Having had to leave his family at a young age, Jak can’t help but miss what he didn’t have a chance to enjoy: siblings climbing over him, yelling at him, and smarting off at him, or a grandmother to pat his cheek, or even a father figure to glare at him. Jak has brothers and sisters he’s never met, will most likely never meet. With Leander’s family he gets a taste of that, and it keeps him there longer than he might otherwise have considered staying. He begins to want, for the first time in a long time, people, not things. He wants a family. He wants Leander, something that at first seemed simple and grows more complex as Jak realizes that the thought of losing Leander actually hurts.
They’re not quite rivals, and not quite opposites, but as they get to know each other, Jak and Leander somehow become friends. Leander is forever after Jak to be a little less foolish with his money, a little more cautious of how he appears in public, and Jak is always poking Leander to have a little more fun, to be a little less repressed, and let himself love and be loved. It’s a very standard trope that is well-written and the couple have some honest moments of charm. When Jak promises to be faithful, it isn’t because Leander demands it, it’s because he wants to make Leander happy. Jak hasn’t had many people in his life with any bit of permanence, always being on the run from his past as a deserter, so the idea of changing himself — or at least controlling himself — for someone else is something new.
For Leander, he’s never enjoyed his sexuality as much as he has with Jak. He has had some fumbled encounters with other men in alleys or secret and secretive establishments, but those were always hurried and with an air of shame and sadness. Jak shows him how to be happy, how to be open to new experiences and open with his partner about what he wants. Leander learns to be happy in his own skin while, at the same time, letting himself see Jak for who he truly is. Not just a mage with a past, not just a scoundrel with a rather florid taste in clothing, but a young man who, like Leander, just wants to be happy and loved.
The magic in this story is interesting, and while there were hints of depth — a spirit world, and different ‘tastes’ of spirits and different approaches to them (Jak’s more laissez-fair approach versus the command and conquer style) — it was mostly glossed over in favor of the characters and their relationships. For example, there are dragons in this world — we know this because the Baroness wanted her clockwork dragon to be just like a real one — so how does that play out? What sort of dragons are they? The spirits trapped in clockwork, are they happy or sad, vengeful or resigned?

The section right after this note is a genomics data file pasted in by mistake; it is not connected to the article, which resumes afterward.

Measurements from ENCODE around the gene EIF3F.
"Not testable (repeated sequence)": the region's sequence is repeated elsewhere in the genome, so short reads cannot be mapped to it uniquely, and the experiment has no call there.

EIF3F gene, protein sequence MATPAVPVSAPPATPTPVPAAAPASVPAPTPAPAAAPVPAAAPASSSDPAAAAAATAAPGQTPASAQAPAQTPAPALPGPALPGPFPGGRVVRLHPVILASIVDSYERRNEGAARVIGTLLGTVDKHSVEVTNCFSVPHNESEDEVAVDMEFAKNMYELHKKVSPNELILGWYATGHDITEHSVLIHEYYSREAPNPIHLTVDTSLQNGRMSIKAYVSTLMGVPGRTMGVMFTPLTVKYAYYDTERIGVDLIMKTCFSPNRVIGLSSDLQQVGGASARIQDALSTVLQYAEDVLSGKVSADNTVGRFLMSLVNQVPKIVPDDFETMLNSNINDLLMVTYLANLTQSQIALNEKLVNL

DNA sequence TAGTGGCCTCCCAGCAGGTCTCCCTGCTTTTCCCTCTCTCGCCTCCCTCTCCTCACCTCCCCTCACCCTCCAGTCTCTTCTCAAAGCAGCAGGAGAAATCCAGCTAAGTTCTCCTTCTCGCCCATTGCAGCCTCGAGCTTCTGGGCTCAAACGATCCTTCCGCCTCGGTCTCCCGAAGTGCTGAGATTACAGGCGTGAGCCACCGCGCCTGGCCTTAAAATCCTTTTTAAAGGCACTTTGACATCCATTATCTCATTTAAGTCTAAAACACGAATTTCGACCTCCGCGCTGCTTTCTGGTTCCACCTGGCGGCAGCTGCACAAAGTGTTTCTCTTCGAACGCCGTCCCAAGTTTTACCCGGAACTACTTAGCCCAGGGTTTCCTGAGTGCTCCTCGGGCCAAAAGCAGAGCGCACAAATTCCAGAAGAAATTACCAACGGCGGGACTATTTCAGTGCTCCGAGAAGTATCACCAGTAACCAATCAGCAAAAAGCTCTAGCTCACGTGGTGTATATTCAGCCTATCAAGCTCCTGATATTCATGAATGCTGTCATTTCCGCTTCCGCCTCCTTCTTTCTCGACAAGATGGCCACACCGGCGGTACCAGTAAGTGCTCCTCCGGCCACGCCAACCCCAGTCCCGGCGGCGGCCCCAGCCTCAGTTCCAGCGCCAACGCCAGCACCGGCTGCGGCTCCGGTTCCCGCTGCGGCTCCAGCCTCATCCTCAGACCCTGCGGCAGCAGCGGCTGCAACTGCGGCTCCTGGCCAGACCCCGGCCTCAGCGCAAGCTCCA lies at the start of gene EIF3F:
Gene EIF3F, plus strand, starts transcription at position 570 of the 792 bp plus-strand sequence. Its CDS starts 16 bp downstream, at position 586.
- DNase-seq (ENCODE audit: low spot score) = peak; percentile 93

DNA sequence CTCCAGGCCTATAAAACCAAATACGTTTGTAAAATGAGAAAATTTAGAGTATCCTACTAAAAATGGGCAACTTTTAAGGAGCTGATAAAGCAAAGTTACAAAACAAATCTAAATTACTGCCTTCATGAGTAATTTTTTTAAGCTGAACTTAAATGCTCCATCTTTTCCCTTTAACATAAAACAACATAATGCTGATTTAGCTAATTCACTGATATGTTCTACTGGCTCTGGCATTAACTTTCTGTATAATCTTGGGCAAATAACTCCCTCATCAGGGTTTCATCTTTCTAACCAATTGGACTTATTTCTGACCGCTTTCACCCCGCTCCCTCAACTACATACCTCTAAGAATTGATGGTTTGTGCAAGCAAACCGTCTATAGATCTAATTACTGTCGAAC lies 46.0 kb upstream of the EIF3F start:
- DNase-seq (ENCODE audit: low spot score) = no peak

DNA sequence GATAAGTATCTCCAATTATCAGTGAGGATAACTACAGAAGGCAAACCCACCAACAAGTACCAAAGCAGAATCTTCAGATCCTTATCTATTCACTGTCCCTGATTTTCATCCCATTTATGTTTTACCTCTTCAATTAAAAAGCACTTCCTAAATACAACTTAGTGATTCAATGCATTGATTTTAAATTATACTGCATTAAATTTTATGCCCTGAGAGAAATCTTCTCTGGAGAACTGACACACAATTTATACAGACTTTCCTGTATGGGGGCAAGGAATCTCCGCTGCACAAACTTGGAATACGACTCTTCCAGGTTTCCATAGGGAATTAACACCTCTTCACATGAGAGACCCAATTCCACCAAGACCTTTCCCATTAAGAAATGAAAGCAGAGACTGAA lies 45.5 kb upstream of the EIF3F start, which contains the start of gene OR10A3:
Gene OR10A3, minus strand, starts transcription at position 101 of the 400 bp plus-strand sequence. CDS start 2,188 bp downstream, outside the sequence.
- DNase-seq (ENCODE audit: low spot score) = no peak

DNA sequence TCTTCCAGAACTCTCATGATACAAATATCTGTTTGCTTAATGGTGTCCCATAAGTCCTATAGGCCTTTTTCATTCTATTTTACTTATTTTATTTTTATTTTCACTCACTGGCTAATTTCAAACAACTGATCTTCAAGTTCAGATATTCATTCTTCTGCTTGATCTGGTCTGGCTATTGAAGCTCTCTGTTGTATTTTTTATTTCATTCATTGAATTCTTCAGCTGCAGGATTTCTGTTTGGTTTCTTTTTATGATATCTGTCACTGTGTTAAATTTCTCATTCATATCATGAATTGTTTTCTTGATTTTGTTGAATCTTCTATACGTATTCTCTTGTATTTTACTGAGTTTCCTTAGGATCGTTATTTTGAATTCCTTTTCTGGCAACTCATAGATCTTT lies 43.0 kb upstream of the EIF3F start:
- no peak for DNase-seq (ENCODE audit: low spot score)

The economy left me a bit confused, as well. How do gems and precious metals work in this world if so much of them are spent in clockwork creations? The Baroness offers one hundred thousand dollars for the creation and enchanting of a giant, life-sized dragon, but how much is that worth when one considers it’s built mostly of gold and silver and gems? Are metals inexpensive and plentiful? How about gems? I didn’t feel like there was a real world in this book as much as a short-hand, a sketched out picture we’re supposed to finish on our own. It’s not a bad thing, but altogether I was left a bit unsatisfied with the world building.
The main villain in this book — and his plot — are introduced in the second half of this book and, while he reminds me a bit of the old-fashioned villains from cartoons (the ones who twirl their mustaches), there is an interesting scene where he forces Jak to fight another mage. The other mage and the way he fights versus Jak’s style of combat, the use of magic, feel almost there. While I appreciate the lack of exposition or a lengthy pause where Jak explains how magic works for the reader, I would have liked just a bit more magic. Fortunately this is the first book in a series and, as Jak is a mage, and given the ending of this book, I expect to see a lot more happening in book two.
This is an entertaining read if you’re a fan of aetherpunk or steampunk and I think Jak and Leander are a fun couple. Mostly I’m interested in clockwork creations like Silver the Cat, the giant dragon, and how the other mages handle Jak’s careless use of magic. He’s so very not-by-the-book. In fact, Jak probably sold the book for money, then used the money on food. Or a new coat. I hope, if you give this book a try, that you enjoy it as much as I did. It’s a fun summer read and I am very much looking forward to book two.